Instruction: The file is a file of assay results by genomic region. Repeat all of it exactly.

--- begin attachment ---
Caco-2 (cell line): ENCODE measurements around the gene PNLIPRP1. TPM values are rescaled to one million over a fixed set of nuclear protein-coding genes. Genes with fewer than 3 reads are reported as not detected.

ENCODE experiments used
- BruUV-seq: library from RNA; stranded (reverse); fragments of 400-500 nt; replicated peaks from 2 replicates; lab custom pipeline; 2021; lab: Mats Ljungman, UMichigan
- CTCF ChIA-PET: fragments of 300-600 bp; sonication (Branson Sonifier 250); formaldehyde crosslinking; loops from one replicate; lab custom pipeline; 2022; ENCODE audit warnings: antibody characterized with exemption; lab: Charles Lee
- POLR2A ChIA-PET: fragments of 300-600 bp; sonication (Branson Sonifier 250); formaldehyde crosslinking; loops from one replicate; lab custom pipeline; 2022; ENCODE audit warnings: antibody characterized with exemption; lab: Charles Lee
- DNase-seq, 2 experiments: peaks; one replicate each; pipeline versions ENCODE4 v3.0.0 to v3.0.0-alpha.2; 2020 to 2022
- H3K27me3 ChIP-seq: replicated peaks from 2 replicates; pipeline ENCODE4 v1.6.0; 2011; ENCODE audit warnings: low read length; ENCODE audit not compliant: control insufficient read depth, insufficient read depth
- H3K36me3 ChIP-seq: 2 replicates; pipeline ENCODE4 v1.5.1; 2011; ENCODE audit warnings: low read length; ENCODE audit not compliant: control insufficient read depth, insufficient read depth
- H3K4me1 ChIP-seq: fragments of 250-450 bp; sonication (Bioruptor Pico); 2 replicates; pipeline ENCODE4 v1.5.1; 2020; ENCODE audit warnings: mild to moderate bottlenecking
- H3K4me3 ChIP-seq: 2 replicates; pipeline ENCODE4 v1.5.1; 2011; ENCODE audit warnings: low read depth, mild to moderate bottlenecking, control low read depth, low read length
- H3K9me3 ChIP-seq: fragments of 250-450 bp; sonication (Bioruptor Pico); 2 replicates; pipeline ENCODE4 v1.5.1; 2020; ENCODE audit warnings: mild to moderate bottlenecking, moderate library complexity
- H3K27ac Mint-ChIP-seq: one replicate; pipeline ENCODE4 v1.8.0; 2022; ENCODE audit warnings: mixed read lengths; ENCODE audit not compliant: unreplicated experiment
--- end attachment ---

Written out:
Caco-2 (cell line): ENCODE measurements around the gene PNLIPRP1. TPM values are rescaled to one million over a fixed set of nuclear protein-coding genes. Genes with fewer than 3 reads are reported as not detected.

ENCODE experiments used
- BruUV-seq: library from RNA; stranded (reverse); fragments of 400-500 nt; replicated peaks from 2 replicates; lab custom pipeline; 2021; lab: Mats Ljungman, UMichigan
- CTCF ChIA-PET: fragments of 300-600 bp; sonication (Branson Sonifier 250); formaldehyde crosslinking; loops from one replicate; lab custom pipeline; 2022; ENCODE audit warnings: antibody characterized with exemption; lab: Charles Lee
- POLR2A ChIA-PET: fragments of 300-600 bp; sonication (Branson Sonifier 250); formaldehyde crosslinking; loops from one replicate; lab custom pipeline; 2022; ENCODE audit warnings: antibody characterized with exemption; lab: Charles Lee
- DNase-seq, 2 experiments: peaks; one replicate each; pipeline versions ENCODE4 v3.0.0 to v3.0.0-alpha.2; 2020 to 2022
- H3K27me3 ChIP-seq: replicated peaks from 2 replicates; pipeline ENCODE4 v1.6.0; 2011; ENCODE audit warnings: low read length; ENCODE audit not compliant: control insufficient read depth, insufficient read depth
- H3K36me3 ChIP-seq: 2 replicates; pipeline ENCODE4 v1.5.1; 2011; ENCODE audit warnings: low read length; ENCODE audit not compliant: control insufficient read depth, insufficient read depth
- H3K4me1 ChIP-seq: fragments of 250-450 bp; sonication (Bioruptor Pico); 2 replicates; pipeline ENCODE4 v1.5.1; 2020; ENCODE audit warnings: mild to moderate bottlenecking
- H3K4me3 ChIP-seq: 2 replicates; pipeline ENCODE4 v1.5.1; 2011; ENCODE audit warnings: low read depth, mild to moderate bottlenecking, control low read depth, low read length
- H3K9me3 ChIP-seq: fragments of 250-450 bp; sonication (Bioruptor Pico); 2 replicates; pipeline ENCODE4 v1.5.1; 2020; ENCODE audit warnings: mild to moderate bottlenecking, moderate library complexity
- H3K27ac Mint-ChIP-seq: one replicate; pipeline ENCODE4 v1.8.0; 2022; ENCODE audit warnings: mixed read lengths; ENCODE audit not compliant: unreplicated experiment